International peace mediation has undergone many changes in the past decade. While its fundamental principles have remained the same, the increased digitalization of peace mediation coupled with the practical challenges of peacebuilding during a global pandemic has necessitated the introduction of digital tools and virtual platforms.
These developments have accelerated the use of digital technologies in national consultations and in mediation work, making them important and unavoidable considerations for mediators.
While two years of a global pandemic have undoubtedly demonstrated the inherent benefits of digital technologies, they have also revealed its weaknesses. From the spread of misinformation in fragile contexts to undermining trust and confidentiality during negotiations, the potential pitfalls of digital mediation are numerous.
Therefore, the question remains whether digital platforms and tools will continue to be relied upon by mediators as the world gradually recovers from the pandemic. Do the potential benefits of digital mediation outweigh its drawbacks, and is digital mediation here to stay?
“Digital peace processes” is a term that has come to encompass a wide range of activities, from using digital tools in consultation processes to having fully virtual negotiations with digital mediators.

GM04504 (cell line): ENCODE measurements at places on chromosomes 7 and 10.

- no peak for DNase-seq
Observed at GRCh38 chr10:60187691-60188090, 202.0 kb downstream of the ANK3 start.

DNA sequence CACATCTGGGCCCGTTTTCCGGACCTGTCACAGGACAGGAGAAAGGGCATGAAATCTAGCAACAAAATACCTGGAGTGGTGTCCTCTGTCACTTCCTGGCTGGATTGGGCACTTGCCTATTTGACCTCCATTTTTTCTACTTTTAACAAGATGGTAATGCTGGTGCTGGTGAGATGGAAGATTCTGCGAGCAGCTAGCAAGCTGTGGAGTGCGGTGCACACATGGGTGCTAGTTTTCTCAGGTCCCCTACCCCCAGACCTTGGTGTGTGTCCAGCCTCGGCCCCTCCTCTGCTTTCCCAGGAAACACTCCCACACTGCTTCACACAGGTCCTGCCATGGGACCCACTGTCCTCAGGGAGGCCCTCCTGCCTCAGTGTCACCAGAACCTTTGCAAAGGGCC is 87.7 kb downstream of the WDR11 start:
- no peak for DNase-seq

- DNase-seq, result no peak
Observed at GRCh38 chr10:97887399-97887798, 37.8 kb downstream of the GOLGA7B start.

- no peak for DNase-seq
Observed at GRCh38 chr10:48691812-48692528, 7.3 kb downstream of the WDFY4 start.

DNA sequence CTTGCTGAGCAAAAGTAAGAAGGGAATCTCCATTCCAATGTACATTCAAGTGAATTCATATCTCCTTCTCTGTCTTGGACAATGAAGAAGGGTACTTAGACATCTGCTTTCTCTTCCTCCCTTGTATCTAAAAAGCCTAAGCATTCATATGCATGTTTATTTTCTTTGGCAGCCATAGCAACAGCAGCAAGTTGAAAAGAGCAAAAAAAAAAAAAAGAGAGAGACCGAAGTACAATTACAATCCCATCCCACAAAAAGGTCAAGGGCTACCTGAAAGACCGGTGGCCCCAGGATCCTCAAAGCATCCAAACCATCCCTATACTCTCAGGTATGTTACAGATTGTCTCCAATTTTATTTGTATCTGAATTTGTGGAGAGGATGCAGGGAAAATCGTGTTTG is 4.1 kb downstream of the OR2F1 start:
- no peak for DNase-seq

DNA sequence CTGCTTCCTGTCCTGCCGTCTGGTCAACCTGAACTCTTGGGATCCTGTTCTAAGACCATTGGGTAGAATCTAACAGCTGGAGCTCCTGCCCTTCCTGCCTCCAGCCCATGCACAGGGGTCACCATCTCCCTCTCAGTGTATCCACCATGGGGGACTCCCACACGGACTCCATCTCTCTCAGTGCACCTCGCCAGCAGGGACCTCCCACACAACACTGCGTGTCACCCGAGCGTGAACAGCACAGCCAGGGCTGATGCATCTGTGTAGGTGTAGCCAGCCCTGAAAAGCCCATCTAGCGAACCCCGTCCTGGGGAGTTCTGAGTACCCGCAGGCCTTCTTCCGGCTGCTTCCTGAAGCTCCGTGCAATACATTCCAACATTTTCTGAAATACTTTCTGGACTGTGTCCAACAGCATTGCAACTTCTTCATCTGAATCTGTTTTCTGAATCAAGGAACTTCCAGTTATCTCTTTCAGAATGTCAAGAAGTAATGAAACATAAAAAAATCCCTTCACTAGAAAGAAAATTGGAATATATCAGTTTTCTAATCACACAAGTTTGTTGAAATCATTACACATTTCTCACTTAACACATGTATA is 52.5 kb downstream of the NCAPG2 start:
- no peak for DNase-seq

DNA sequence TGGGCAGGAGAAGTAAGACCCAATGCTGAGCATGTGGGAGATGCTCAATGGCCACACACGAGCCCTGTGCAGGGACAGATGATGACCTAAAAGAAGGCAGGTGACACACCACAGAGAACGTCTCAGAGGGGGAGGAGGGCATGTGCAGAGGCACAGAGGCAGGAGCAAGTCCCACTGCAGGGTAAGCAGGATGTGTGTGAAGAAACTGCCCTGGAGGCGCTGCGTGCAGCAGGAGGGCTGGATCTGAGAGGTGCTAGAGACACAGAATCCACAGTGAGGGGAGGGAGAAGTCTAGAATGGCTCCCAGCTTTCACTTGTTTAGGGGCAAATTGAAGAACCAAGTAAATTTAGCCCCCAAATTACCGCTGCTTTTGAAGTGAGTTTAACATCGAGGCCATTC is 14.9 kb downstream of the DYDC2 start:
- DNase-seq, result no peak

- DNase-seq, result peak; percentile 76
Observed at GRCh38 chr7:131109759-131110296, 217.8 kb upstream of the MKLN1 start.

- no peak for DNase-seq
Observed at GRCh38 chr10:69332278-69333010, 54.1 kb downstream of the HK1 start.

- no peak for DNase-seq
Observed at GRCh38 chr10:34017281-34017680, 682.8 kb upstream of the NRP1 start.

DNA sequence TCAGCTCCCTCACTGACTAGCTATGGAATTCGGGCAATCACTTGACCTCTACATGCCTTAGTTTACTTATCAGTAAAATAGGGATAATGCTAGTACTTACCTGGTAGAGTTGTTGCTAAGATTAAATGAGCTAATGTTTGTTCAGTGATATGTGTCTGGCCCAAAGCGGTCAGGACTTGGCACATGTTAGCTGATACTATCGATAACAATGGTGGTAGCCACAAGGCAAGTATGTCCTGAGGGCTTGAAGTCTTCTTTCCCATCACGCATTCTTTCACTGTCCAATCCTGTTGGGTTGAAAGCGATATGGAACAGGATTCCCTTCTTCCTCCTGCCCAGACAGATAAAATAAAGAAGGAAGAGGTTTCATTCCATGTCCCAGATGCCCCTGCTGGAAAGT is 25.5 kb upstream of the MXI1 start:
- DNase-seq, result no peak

The use of digital tools and platforms in peace mediation is regarded by many as a natural evolution of the increased digitalization of our daily lives. With the growing use of digital technologies in most professions, mediation and international conflict resolution has profited from the vast benefits of technology. The COVID-19 pandemic served as a tipping point, demonstrating the advantages of digital peace processes in a time of travel restrictions and lockdown measures. Both before, and during, the pandemic, digital peace mediation served a variety of practical purposes, allowing negotiators and mediators alike to meet despite geographical barriers. At the consultation phase of processes, digital tools allowed thousands of otherwise spectators to provide input on different aspects of peace processes.
Beyond such practical uses, there are inherent benefits of digital mediation strategies that are directly tied to some of the core values of peace-making in the 21st century, which have served to accelerate its use in mediation today. Legitimacy and public support, for instance, are key to successful implementation of peace agreements, and to lasting peace. If used correctly, virtual platforms can increase the legitimacy of a process in multiple ways.
First and foremost, it can improve the legitimacy of the process through transparency. As peace diplomacy has evolved beyond the smoke and mirrors of traditional diplomacy, conflict-affected populations are increasingly demanding transparency from negotiating parties. While a certain level of confidentiality is necessary at different stages of a process, transparency builds trust between the mediators, the conflict parties, and the public. A recent example of this increased focus on transparent negotiations is the Nicaraguan National Dialogue process of 2018. During the dialogue process, the opening session was televised for the Nicaraguan public, a symbolic gesture of the public’s important role in the process (pg. 29). Thus, while transparency may elevate the public stakes of consultations, it may nevertheless, strengthen the overarching process.